JASPER JOHNS’ FLAG

“One night I dreamed that I painted a large American flag,” Johns has said of this work, “and the next morning I got up and I went out and bought the materials to begin it.” Those materials included three canvases that he mounted on plywood, strips of newspaper, and encaustic paint—a mixture of pigment and molten wax that has formed a surface of lumps and smears. The newspaper scraps visible beneath the stripes and forty-eight stars lend this icon historical specificity. The American flag is something “the mind already knows,” Johns has said, but its execution complicates the representation and invites close inspection. A critic of the time encapsulated this painting’s ambivalence, asking, “Is this a flag or a painting?”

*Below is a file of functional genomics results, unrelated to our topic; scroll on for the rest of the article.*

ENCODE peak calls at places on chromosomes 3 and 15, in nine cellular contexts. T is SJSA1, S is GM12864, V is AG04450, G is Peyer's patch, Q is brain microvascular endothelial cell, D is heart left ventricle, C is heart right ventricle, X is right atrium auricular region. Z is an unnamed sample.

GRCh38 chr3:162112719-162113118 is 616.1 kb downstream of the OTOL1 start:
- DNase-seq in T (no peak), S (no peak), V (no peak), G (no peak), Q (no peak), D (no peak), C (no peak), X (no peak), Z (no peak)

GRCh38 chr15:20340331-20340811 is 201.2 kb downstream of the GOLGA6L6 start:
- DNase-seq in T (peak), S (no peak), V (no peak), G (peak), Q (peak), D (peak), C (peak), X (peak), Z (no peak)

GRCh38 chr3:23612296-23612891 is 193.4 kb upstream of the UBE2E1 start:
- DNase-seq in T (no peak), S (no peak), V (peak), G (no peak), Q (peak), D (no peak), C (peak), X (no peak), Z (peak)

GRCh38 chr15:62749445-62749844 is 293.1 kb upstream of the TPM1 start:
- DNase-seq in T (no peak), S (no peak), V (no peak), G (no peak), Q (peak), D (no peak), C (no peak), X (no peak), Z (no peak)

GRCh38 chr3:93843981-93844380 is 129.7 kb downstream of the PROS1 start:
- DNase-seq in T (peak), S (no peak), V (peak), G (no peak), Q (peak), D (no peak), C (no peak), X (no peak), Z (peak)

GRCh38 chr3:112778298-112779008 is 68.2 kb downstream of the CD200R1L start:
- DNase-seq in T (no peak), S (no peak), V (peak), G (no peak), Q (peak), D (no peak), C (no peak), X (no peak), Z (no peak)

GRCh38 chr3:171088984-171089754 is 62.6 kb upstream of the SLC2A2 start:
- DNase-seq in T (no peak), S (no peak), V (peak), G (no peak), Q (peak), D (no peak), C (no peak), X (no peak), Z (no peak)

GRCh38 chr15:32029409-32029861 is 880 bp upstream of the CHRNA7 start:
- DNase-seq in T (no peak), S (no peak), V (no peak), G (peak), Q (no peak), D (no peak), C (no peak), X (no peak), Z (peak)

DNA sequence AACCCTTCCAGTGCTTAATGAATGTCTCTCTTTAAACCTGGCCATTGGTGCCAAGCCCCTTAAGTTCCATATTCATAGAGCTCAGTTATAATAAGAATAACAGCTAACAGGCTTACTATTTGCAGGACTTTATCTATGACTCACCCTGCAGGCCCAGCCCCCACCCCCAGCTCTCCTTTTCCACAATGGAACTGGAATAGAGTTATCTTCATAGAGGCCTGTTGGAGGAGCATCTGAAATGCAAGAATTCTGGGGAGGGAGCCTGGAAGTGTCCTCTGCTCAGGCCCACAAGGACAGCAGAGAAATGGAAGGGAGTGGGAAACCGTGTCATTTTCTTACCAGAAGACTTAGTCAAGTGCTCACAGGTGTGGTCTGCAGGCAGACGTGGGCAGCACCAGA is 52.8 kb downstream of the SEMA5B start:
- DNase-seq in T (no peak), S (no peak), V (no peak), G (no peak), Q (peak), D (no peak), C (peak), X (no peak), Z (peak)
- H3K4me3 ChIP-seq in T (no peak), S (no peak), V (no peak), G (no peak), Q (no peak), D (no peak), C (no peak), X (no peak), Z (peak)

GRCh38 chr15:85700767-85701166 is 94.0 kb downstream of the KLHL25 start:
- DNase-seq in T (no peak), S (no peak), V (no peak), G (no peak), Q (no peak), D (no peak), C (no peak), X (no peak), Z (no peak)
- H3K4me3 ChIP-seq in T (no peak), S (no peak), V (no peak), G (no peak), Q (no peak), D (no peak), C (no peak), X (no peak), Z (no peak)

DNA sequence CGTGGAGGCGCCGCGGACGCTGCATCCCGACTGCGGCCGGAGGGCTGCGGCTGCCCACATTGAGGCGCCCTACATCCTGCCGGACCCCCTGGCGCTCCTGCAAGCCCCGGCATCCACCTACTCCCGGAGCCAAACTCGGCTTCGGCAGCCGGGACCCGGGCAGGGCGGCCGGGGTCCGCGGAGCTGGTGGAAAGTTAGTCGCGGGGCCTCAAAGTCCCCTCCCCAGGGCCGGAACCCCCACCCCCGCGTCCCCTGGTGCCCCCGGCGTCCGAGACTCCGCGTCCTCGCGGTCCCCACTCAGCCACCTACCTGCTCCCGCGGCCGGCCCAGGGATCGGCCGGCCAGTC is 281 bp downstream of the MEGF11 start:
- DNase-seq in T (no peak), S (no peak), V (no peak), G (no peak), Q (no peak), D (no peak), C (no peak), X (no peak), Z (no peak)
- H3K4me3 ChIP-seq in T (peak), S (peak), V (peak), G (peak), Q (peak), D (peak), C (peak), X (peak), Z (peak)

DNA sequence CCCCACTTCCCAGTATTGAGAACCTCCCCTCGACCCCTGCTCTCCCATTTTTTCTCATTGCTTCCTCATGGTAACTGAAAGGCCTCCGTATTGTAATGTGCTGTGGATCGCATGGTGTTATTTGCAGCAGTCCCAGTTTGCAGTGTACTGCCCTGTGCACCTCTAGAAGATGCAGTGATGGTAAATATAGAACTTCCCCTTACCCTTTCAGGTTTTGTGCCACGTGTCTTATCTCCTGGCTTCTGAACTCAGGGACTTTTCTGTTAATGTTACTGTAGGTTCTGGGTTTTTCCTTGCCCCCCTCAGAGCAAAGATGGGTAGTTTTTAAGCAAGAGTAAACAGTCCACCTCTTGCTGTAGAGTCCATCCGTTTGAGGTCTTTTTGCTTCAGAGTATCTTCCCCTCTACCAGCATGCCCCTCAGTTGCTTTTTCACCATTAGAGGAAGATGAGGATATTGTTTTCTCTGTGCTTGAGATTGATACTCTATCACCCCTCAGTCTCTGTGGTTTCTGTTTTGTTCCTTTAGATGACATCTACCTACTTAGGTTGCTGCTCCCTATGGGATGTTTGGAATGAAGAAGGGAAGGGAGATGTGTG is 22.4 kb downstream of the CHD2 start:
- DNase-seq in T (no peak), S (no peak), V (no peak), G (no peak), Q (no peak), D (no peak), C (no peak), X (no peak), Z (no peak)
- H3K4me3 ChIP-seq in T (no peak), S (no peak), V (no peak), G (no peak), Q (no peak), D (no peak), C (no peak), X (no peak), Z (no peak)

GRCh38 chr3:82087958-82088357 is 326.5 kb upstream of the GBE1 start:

Jasper Johns was born May 15,1930 in Augusta, Georgia. He is known as one of America’s great contemporary artists and works primarily in painting and printmaking. He studied briefly at the Parsons School of Design in New York City, but left for Japan in 1952 for the Korean War. Johns is best known for his painting, Flag, which he painted after he had a dream about the American flag.

The color, for example, is applied not to canvas but to strips of newspaper—a material almost too ordinary to notice. Upon closer inspection, though, those scraps of newsprint are as hard to ignore as they are to read. Also, instead of working with oil paint, Johns chose encaustic, a mixture of pigment and molten wax that has left a surface of lumps and smears; so that even though one recognizes the image in a second, close up it becomes textured and elaborate. It is at once impersonal, or public, and personal; abstract and representational; easily grasped and demanding of close attention.

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